LUFKIN, TX (KTRE) - Nestled in a small office on the boundary of the north Lufkin community are workers and volunteers looking at how to improve a neighborhood that has earned a negative reputation.
The Impact Lufkin group was started by the T.L.L. Temple Foundation and is made up of several other community leaders. It has the backing of the city of Lufkin. The goal is to help develop the area that has been neglected by many and help bring services in that many residents have trouble accessing.
"It's like a magnifying glass in our community," City Councilman Robert Shankle said. "There's crime, prostitution, and things like that, but that's everywhere in different parts of the city."
Shankle is a life-long resident of the north Lufkin community that he now represents. Shankle said the neighborhood had some rough year but has now rebounded and believes the vision of Impact Lufkin will only help.
"We are about 80-percent better now, Shankle said. "We have kids running around the parks and playing ball. We have people running the neighborhood. We have businesses coming in."
The group is now in the first of a a three-part plan to bring businesses and pride back to the community rich in history.
"It was [Buddy's] desire to come to north Lufkin and really make a change to the lives of people," Temple Foundation Deputy Executive Director Laura Squiers said. "We are building on the assets of the community. Building on what is going right in the community."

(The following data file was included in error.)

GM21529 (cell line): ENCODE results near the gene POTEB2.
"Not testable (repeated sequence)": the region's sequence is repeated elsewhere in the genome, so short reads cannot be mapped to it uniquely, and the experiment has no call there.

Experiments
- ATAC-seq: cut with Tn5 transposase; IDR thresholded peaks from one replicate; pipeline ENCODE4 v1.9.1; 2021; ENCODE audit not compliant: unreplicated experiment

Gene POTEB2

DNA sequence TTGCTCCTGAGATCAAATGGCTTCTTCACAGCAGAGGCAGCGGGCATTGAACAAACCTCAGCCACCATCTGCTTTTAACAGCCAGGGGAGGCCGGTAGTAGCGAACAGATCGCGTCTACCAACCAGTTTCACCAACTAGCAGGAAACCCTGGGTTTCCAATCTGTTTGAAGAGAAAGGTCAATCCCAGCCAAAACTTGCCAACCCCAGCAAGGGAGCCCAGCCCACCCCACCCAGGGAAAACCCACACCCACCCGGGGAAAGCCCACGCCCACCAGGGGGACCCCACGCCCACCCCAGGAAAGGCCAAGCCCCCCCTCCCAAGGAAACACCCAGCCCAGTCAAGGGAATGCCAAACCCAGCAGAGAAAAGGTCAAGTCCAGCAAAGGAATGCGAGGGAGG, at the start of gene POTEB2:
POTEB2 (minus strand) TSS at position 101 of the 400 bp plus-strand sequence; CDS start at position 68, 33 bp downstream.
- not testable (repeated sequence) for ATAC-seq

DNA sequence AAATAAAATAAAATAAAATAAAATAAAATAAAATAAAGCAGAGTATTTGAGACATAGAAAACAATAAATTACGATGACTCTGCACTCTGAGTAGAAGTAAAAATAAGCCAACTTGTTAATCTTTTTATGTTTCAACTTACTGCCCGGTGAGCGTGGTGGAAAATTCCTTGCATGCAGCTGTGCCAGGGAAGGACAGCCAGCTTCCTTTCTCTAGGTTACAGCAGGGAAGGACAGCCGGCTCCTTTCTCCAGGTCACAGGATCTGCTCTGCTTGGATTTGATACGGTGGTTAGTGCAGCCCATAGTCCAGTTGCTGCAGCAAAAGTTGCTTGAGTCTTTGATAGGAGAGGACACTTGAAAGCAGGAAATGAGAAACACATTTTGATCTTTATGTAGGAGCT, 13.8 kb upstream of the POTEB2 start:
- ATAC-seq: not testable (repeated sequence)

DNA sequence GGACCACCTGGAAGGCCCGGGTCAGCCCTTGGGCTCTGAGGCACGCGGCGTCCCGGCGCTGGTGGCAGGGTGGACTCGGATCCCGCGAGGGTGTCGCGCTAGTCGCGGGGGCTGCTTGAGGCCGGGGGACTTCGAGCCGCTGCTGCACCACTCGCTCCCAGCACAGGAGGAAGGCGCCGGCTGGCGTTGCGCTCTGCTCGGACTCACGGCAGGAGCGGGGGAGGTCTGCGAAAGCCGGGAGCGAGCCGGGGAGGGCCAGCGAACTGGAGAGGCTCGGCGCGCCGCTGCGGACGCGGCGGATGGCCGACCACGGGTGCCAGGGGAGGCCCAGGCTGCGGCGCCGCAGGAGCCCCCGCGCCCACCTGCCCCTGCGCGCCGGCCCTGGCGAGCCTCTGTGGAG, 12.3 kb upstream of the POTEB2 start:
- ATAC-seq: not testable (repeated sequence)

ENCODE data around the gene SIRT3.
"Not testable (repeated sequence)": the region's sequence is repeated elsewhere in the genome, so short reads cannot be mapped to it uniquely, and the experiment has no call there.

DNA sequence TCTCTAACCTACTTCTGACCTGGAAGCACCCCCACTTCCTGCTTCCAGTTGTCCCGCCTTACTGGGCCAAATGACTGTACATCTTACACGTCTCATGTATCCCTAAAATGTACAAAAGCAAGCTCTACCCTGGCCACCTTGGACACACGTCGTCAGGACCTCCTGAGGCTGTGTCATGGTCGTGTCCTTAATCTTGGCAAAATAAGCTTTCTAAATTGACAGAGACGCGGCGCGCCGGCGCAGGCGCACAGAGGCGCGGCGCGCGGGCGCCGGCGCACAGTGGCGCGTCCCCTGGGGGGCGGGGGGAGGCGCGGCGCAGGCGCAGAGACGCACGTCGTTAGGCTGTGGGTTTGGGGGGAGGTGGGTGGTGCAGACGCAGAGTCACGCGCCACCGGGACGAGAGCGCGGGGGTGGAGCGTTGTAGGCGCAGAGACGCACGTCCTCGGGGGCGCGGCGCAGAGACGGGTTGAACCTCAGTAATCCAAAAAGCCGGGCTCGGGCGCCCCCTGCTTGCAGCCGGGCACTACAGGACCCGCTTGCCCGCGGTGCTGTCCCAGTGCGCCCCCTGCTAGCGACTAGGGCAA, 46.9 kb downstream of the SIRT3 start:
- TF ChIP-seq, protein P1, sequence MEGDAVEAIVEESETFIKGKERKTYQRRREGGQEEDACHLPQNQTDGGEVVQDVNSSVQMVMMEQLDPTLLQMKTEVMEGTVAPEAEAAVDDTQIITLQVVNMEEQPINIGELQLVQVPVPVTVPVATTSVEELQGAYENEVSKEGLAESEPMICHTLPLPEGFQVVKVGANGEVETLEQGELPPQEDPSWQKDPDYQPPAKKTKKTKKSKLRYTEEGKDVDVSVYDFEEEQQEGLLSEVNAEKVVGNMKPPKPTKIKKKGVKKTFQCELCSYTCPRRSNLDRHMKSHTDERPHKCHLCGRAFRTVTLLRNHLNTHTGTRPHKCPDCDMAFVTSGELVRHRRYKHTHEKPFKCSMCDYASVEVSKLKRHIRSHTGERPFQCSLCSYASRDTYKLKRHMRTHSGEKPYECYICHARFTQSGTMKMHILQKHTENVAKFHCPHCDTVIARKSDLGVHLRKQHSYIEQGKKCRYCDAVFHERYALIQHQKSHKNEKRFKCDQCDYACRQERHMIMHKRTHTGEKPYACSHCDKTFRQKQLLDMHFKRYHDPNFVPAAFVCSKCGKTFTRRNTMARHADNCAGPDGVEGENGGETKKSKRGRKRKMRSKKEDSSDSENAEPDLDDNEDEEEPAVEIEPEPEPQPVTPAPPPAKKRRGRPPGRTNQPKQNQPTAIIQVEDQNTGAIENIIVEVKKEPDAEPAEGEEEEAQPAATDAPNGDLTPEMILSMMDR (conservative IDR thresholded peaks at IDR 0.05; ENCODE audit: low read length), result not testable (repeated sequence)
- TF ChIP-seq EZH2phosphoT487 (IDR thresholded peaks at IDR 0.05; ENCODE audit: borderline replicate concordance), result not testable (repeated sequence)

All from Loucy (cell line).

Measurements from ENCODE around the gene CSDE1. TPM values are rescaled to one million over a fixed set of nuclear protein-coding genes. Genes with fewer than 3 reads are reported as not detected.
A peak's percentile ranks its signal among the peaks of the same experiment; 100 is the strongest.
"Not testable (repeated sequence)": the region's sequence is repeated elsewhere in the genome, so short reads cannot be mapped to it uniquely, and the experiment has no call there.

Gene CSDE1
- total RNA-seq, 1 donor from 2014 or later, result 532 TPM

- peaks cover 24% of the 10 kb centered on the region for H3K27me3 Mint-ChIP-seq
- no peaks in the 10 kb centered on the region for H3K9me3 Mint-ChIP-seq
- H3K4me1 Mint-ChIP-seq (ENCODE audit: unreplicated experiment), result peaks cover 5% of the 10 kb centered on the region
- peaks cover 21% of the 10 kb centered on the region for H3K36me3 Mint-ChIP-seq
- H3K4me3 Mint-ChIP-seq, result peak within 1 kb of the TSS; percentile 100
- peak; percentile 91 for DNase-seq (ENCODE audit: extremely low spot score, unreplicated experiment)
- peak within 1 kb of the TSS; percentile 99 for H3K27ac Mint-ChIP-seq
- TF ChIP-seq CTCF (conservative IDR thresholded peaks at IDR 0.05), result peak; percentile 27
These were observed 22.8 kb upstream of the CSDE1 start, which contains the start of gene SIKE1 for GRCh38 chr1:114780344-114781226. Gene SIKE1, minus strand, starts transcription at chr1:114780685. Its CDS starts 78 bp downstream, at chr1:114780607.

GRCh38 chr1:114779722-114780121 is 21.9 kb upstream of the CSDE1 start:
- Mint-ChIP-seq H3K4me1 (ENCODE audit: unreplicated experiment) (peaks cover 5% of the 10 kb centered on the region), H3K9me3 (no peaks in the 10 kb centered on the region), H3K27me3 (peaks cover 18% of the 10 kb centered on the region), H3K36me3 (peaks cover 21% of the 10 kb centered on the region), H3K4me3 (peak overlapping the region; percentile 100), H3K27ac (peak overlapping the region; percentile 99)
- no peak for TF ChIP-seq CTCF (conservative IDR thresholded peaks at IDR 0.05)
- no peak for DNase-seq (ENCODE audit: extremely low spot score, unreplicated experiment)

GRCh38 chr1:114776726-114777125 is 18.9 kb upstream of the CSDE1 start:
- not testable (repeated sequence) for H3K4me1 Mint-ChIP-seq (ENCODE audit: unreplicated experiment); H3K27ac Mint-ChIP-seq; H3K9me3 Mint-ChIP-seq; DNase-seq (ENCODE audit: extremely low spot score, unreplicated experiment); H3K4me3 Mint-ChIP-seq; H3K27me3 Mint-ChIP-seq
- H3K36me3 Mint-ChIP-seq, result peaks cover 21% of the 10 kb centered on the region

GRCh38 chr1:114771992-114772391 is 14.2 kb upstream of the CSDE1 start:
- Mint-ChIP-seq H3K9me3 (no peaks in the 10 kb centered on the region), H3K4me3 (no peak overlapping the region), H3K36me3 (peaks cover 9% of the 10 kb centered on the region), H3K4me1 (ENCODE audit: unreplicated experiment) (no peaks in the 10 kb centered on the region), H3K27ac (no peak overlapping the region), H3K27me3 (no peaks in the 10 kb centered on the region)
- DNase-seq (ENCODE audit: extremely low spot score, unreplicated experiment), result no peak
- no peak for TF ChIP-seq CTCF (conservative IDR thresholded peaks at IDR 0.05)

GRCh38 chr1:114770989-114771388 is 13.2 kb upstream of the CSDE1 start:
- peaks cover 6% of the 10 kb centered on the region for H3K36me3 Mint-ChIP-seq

Shankle said so far, the community has been receptive and feels this is what is best for his neighbors.
"So many times the community has been told, 'We are going to do this for the community,' so they are learning to trust and believe this is going to happen," Shankle said. "This is a dream come true. We have the people willing to do the work but we didn't have the resources to make it happen."
The group is being assisted by interns with the Stephen F. Austin State University School of Social Work. The interns are listening to citizens and are trying to make their vision a reality.
"We are attending events, we are attending church," Lenola Wyatt said. "We are also going out to different organizations to see what they are wanting to do."
After the group finishes the inquiry stage, they will enter the preparation for impact and then impact. Wyatt said the group will have the health district and ADAC in house offering services to residents who may not be able to get to their main offices. The group will have a community outreach event on April 11 at Brandon Park. The community talk will start at 6:30 p.m.
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